A 62-year-old Japanese male received a liver transplant for end-stage liver disease due to chronic hepatitis B infection with hepatocellular carcinoma. The donor was an 8-year-old Hispanic male. The recipient HLA type was A2 B51, 61 Bw4, 6 DR8, 14 DQ 5, 8. The donor HLA type was A11, 24 B8, 62 Bw6 DR4, 8 DQ 4, 8. The lymphocyte cross-match was negative against both T cells and B cells. Both the donor and recipient were blood type A. He received immunosuppression consisting of cyclosporine, rapamycin, and corticosteroids. In the 2nd week after transplantation, the patient developed a generalized rash. A skin biopsy was suggestive of GVHD (Figure 5) and STR testing revealed 26.5% CD3+ donor cells (Figure 6). The following day, he developed diarrhea and neutropenia (WBC 1500 cells/mm3). A clinical diagnosis of GVHD was entertained, and cyclosporine and rapamycin were stopped. Despite stopping the immunosuppression, the neutropenia and thrombocytopenia progressed until no neutrophils could be detected, and the patient was dependent on platelet transfusions. The rash increased and diarrhea became worse. The STR testing revealed that the donor cells had increased, peaking at 84% CD3+ donor cells (Figure 6). A bone marrow biopsy was performed, and it showed a hypoplastic marrow with few hematopoietic cells. Because the patient was deteriorating with severe thrombocytopenia and neutropenia despite withdrawing immunosuppression and very few remaining lymphocytes were of recipient origin, a decision was made at this juncture to treat this patient's GVHD similar to GVHD in a BMT recipient by again increasing immunosuppression. Antithymocyte globulin (Thymoglobulin from IMTIX-Sangstat, Lyon, France) was started at a high dose of 1.5 mg/kg body weight. After 10 days of Thymoglobulin therapy, the patient showed a transient clinical response and the rash improved; however, the diarrhea persisted. The neutrophil count recovered into the normal range. The STR testing revealed the level of CD3+ donor cells had decreased to 10% (Figure 6). However, within a week of stopping Thymoglobulin, the patient had a relapse; the STR testing showing the level of CD3+ donor cells again increased to 57% (Figure 6). A second course of Thymoglobulin was initiated. There was a response to the treatment. The donor CD3 cell counts decreased (Figure 6), but the patient developed continuous diarrhea with exfoliation of the colonic mucosa, bacterial sepsis, and cytomegalovirus infection. The patient died on POD 63 from uncontrolled sepsis.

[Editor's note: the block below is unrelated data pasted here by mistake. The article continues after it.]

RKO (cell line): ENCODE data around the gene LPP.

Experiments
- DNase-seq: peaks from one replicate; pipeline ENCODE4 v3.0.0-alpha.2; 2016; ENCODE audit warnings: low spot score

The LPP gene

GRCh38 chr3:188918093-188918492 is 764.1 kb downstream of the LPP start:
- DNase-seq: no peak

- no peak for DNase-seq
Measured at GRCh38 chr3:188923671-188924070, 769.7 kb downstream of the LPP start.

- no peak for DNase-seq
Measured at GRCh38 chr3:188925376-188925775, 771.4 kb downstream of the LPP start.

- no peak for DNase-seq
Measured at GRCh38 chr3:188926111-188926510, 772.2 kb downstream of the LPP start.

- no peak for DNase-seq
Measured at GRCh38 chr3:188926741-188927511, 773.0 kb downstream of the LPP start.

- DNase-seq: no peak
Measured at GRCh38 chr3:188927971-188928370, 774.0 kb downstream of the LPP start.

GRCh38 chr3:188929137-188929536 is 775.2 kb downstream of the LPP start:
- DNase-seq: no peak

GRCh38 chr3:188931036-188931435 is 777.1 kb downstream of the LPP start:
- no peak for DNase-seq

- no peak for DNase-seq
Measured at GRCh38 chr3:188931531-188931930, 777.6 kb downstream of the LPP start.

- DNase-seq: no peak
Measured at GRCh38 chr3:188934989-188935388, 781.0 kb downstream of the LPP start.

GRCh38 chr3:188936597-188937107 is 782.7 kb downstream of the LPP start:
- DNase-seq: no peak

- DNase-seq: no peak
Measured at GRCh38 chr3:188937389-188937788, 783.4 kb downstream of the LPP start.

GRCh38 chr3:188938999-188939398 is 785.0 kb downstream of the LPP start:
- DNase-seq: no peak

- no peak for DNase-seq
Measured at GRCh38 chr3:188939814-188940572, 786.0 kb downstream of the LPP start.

Figure 5.

Skin biopsy of the patient in Case 3, showing sparse perivascular lymphocytic infiltrates with basal vacuolar degeneration (long arrow) and spotty apoptosis (short arrows) consistent with acute GVHD. Hematoxylin and eosin staining, magnification ×20.

Figure 6.